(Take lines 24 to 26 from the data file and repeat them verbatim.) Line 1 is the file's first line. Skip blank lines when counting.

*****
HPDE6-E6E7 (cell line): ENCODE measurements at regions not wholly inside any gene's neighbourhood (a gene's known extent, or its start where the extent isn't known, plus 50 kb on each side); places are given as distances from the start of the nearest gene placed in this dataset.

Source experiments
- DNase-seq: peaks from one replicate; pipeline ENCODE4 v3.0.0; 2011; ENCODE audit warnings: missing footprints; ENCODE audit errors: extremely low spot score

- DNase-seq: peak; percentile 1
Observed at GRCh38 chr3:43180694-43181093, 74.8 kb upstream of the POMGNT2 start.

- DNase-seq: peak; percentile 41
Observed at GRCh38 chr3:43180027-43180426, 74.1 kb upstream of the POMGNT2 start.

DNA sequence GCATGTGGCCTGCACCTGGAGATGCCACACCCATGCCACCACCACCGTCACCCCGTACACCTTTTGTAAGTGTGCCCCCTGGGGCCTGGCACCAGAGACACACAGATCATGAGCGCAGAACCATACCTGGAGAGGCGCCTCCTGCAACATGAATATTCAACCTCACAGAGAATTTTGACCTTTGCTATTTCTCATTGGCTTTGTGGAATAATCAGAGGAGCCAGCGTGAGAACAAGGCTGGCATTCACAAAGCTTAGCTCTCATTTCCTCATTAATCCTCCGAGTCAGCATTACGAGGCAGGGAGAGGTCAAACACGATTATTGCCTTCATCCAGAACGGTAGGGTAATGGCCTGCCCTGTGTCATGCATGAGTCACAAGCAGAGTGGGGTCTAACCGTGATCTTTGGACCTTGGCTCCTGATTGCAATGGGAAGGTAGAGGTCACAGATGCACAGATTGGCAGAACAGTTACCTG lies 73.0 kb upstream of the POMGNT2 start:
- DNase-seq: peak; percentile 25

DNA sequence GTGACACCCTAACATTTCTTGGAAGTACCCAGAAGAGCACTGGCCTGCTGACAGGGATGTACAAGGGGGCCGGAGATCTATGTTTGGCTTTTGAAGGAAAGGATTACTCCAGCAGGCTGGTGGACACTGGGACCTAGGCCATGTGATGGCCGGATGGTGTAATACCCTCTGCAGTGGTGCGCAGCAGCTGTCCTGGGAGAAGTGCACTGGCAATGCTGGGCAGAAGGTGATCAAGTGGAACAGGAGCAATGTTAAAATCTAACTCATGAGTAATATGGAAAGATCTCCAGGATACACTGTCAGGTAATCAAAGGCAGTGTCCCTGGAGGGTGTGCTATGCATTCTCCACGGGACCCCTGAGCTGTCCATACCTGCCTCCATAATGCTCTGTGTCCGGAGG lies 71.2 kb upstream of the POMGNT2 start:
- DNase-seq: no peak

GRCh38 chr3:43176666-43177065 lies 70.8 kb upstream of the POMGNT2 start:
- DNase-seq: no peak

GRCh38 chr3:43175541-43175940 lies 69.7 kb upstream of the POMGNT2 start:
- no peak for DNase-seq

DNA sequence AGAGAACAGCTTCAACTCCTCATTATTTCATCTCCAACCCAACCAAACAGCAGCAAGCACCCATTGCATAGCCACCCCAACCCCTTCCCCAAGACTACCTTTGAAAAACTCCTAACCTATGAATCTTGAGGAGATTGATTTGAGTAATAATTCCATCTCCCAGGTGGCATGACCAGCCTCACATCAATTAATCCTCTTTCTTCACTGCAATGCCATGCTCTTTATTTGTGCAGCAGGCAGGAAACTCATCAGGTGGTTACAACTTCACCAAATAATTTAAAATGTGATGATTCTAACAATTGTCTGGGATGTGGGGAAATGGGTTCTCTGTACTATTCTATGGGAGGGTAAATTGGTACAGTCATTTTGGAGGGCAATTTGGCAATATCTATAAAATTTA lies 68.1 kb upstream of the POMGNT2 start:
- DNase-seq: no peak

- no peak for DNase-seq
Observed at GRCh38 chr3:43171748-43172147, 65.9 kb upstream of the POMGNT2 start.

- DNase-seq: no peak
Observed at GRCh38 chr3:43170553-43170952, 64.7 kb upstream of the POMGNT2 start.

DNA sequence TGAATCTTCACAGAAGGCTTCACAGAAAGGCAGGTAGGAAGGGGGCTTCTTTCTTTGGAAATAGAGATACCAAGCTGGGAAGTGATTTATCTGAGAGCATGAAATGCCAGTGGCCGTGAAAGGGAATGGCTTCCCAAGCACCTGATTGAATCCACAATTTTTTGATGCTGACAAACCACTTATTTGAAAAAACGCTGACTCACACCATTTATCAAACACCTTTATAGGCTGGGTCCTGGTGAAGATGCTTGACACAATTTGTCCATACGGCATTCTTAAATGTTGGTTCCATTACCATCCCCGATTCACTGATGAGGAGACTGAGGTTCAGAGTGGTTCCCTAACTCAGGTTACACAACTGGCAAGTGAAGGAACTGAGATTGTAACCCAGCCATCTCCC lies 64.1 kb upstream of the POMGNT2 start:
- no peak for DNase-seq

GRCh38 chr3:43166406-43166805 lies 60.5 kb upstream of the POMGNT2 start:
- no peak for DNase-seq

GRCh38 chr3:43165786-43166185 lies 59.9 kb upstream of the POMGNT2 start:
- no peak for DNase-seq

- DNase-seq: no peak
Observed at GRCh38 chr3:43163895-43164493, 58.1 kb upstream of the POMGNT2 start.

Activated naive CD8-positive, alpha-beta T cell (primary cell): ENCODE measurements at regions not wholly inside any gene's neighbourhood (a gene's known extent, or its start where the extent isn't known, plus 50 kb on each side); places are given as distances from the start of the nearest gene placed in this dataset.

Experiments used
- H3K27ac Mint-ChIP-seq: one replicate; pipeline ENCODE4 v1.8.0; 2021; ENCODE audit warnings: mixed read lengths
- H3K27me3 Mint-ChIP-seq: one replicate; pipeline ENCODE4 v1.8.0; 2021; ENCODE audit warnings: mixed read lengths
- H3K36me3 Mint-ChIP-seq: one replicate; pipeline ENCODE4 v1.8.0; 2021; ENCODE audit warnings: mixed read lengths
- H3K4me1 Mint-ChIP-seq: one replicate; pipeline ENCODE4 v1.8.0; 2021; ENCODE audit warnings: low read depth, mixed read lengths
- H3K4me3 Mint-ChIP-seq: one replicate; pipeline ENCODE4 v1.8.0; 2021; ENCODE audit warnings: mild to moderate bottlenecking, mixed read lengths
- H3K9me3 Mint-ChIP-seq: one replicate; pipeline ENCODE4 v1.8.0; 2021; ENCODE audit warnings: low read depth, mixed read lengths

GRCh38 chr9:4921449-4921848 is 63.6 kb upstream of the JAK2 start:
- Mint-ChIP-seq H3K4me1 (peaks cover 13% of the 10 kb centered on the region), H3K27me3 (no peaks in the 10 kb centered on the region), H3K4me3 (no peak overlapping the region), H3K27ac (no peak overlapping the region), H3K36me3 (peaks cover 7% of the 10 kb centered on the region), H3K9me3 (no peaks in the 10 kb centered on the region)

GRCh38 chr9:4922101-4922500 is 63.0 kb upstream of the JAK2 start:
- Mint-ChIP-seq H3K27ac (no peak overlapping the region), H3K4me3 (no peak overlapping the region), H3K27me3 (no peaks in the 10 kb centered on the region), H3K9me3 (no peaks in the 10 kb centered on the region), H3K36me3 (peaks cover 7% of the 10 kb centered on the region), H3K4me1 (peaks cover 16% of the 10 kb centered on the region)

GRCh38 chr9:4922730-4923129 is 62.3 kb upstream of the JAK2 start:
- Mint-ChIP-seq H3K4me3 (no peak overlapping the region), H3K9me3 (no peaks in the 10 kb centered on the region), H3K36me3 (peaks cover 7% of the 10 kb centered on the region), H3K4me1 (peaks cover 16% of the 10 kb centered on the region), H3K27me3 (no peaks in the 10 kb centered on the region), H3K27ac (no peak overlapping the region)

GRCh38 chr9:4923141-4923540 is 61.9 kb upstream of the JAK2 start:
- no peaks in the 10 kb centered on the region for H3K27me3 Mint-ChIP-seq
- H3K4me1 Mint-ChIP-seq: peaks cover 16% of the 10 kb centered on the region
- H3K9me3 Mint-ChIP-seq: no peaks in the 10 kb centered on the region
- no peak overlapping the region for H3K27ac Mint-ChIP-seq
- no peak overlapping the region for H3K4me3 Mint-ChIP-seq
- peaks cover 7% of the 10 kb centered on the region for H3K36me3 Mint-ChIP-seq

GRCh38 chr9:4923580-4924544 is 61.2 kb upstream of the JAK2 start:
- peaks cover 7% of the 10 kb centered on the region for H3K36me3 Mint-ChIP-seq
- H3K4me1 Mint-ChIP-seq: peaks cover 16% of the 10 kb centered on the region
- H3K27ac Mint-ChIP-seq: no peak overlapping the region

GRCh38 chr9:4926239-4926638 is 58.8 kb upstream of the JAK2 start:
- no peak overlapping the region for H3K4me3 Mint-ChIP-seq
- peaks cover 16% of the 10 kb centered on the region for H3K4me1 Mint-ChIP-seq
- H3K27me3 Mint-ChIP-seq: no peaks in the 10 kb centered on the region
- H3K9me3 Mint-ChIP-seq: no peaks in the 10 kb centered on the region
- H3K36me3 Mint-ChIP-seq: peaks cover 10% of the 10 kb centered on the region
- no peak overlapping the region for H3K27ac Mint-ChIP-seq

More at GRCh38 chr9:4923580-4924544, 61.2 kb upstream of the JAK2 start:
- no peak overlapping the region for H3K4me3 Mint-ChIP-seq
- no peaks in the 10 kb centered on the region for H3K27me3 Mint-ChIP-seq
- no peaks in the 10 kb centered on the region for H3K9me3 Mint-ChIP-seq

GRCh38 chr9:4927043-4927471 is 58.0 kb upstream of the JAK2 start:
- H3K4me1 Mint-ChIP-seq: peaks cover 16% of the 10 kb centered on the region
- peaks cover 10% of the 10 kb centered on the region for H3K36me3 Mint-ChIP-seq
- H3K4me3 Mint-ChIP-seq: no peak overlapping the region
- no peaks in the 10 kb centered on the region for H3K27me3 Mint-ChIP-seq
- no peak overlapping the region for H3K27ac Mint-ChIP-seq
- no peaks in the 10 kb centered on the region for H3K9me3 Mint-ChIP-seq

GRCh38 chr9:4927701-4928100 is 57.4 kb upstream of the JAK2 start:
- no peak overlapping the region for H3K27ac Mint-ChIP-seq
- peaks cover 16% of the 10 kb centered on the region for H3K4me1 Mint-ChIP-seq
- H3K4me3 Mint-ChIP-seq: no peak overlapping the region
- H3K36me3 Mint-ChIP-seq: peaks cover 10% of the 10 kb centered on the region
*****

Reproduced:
GRCh38 chr3:43166406-43166805 lies 60.5 kb upstream of the POMGNT2 start:
- no peak for DNase-seq

GRCh38 chr3:43165786-43166185 lies 59.9 kb upstream of the POMGNT2 start: